Nabob is a Canadian brand of retail grocery store coffee. If you look deeply enough, you’ll see that they are owned by Kraft Foods, the mac and cheese people! First, we’ll look at the commercial I saw, and then we’ll look at the follow-through on the company’s website. From there, you be the judge of whether a multinational conglomerate that says the “right things” is actually making a difference, or simply paying lip service for better marketing.
If a company wanted to strike a chord with coffee farmers living in poverty, this actor wouldn’t waste a pound of coffee by throwing it on the floor. You may think I’m splitting hairs, but if you had an appreciation for the toil of a coffee farmer and the fact that on average, it takes one coffee worker to support one coffee drinker, then you wouldn’t waste product for a more interesting commercial.
A lot of money went into this commercial, clearly partnered with the Rainforest Alliance. A 30-second spot doesn’t usually tell you the whole story, so luckily these days, we have websites for companies to use as more expansive brochures of their initiatives. Let’s learn more about Nabob’s coveted Better Beans, Better Coffee, Better Planet program. Page 1:
Bravo, Nabob! All coffee is naturally green in color before it’s roasted.
I think the Rainforest Alliance is a cool initiative and I’m looking forward to learning more about it. Here, there is no information given on environmental stewardship or sustainability. I hope “greener” is in quotation marks to separate it in meaning from the color, and not because the marketer isn’t sure what the term means.
Hmmmm, no follow-up comments. The Nabob coffee is green out of the coffee cherry (as is all coffee), and it is cultivated in undefined responsible ways.
Now, it’s just comical. I think they assume that nobody would actually click the third and fourth coffee bean icons. This reference to a better planet must relate to the undefined environmental practices, but the illustration shows us the tin can that the coffee comes in. I’m becoming concerned that the Rainforest Alliance is a seal that lets lazy corporations pretend they’re making a difference – it is the only credibility that Nabob has in this campaign.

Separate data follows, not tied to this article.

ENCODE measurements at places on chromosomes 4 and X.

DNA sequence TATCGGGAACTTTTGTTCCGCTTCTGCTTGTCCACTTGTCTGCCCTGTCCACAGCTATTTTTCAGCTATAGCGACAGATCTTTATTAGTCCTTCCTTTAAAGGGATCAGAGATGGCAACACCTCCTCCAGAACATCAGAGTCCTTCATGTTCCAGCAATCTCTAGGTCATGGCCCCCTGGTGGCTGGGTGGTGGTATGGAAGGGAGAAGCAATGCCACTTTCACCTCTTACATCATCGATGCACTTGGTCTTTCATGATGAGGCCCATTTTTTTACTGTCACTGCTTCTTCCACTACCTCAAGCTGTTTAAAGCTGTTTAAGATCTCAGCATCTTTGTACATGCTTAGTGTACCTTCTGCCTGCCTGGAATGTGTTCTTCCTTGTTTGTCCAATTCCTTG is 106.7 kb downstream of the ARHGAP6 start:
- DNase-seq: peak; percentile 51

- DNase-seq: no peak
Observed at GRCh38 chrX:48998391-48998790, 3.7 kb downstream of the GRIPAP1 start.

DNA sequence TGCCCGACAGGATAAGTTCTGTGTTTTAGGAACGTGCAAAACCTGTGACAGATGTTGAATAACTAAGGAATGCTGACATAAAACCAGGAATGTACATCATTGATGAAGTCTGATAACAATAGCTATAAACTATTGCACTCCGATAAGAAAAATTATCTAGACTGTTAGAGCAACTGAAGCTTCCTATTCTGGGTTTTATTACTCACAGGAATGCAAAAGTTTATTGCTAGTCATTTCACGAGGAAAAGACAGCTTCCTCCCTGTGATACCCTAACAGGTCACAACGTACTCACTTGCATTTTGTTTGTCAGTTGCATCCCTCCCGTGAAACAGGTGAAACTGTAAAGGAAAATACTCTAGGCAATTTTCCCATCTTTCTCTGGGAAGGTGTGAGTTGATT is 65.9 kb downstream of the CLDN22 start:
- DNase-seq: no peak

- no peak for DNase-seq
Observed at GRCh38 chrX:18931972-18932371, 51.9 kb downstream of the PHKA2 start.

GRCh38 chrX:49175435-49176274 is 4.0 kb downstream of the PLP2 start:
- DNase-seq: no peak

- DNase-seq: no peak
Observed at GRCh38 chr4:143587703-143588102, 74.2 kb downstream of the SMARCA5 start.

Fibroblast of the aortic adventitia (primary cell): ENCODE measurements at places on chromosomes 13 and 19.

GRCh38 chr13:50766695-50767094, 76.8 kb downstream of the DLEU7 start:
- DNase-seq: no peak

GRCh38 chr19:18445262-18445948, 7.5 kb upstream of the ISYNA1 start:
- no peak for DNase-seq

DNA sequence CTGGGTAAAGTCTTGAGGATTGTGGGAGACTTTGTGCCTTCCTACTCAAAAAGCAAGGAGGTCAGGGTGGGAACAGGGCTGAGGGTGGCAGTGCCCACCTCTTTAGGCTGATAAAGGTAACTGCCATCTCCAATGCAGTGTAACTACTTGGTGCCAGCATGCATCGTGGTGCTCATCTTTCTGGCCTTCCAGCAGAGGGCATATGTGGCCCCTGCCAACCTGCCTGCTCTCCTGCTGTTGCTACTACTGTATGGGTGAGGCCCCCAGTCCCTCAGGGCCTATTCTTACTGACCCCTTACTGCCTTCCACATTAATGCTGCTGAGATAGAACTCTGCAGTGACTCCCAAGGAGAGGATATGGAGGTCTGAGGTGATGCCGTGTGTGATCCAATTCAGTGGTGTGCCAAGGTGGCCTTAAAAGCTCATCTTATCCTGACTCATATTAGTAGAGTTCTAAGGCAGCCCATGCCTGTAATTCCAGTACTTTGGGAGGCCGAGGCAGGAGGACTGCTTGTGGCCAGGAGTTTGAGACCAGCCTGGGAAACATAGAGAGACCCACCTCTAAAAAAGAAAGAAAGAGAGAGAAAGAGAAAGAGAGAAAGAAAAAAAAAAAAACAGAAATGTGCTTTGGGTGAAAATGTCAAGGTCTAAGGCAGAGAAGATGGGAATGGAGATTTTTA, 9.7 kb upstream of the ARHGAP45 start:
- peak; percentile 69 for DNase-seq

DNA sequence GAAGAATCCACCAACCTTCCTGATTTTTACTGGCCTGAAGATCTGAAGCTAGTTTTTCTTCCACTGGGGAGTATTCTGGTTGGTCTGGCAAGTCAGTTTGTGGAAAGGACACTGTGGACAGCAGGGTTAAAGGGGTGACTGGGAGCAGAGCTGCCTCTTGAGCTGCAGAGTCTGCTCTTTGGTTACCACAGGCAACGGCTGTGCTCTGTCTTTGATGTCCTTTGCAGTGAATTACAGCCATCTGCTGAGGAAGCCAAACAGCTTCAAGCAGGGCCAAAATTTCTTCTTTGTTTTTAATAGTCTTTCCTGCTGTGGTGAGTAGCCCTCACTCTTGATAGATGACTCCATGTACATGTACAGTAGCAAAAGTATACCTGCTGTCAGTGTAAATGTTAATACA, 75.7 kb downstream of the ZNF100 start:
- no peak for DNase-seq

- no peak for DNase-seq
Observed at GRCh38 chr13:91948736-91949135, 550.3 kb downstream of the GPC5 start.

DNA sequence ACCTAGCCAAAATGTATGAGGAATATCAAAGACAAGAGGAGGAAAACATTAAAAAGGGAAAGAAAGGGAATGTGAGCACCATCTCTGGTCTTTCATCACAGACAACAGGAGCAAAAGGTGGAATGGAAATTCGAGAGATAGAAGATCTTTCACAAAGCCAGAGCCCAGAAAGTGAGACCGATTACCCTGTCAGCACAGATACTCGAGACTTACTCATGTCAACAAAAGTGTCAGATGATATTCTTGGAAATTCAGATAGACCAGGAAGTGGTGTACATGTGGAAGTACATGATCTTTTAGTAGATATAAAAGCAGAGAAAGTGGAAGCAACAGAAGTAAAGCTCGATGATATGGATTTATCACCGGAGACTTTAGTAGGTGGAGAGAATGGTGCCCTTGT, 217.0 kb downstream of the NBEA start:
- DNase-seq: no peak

If you really want a better coffee, don’t buy it from the grocery store. If you really want a coffee that’s better for the environment, look for the Organic seal. If you’re interested in putting a few more pennies into the hands of the hardest working people in the coffee supply chain, look for the Fair Trade seal. In other words, find your local coffee roaster. If you’re having trouble locating one, e-mail me and I will be happy to help you find one.
I recently moved to Portland, Oregon. Before choosing this city as my new home, I visited here on a weekend to make sure I liked it. I already knew the city loved coffee, and while that certainly turned out to be true, it was beyond my wildest expectations. If you follow me on Twitter (please follow me on Twitter), you may have noticed that my “coffee walkabout” the day after I arrived was my busiest day of tweeting since I opened my account. Yes, the caffeine had something to do with it.
Here is just a flavor of what I ran into that day…
Embarrassingly enough, my coffee adventure started in the hotel room. Hey, it’s not always easy to get this body moving.
From my hotel room, I made the shortest walk to a cafe across the street called Kobos Coffee, a Portland-bred roaster with a few locations and roastery in the city. I had the Black and White Blend at their SW Market location, and sat down outside their store to enjoy it and consider how the rest of the day would go. I decided to cross the downtown core of Portland to make my way to one of Stumptown‘s locations – by the end of that walk, I figured I would need another.
For some, Stumptown Coffee Roasters is THE name of coffee in Portland, due to their signature ambiance, appeal with local residents, but also consistency in their product and service for the numerous locations that they’ve opened. I was also intrigued by their Direct Trade program, where the company’s purchasers meet directly with the coffee farmers to ensure quality and consistent growing practices. This seems the natural evolution of Fair Trade, as long as you’re big enough to afford the direct sourcing. Stumptown is one of a handful of roasters in the country that can afford it.
I would hit a second Stumptown location in downtown Portland before the end of the day.
My next stop was to hit a Portland staple, an actual attraction, Powell’s Used Book Store, the largest used book store in the country. Don’t laugh, for a city that loves reading (hey, it’s one way to pass the time with all the rain), it’s a natural attraction. And for another, it is truly a giant book store. I suggest checking it out when you’re in Portland, but have a genre of book in mind, it’s way too big for browsing. Located inside is World Cup Roasters, where I bought a 12oz cup of their Drip Coffee.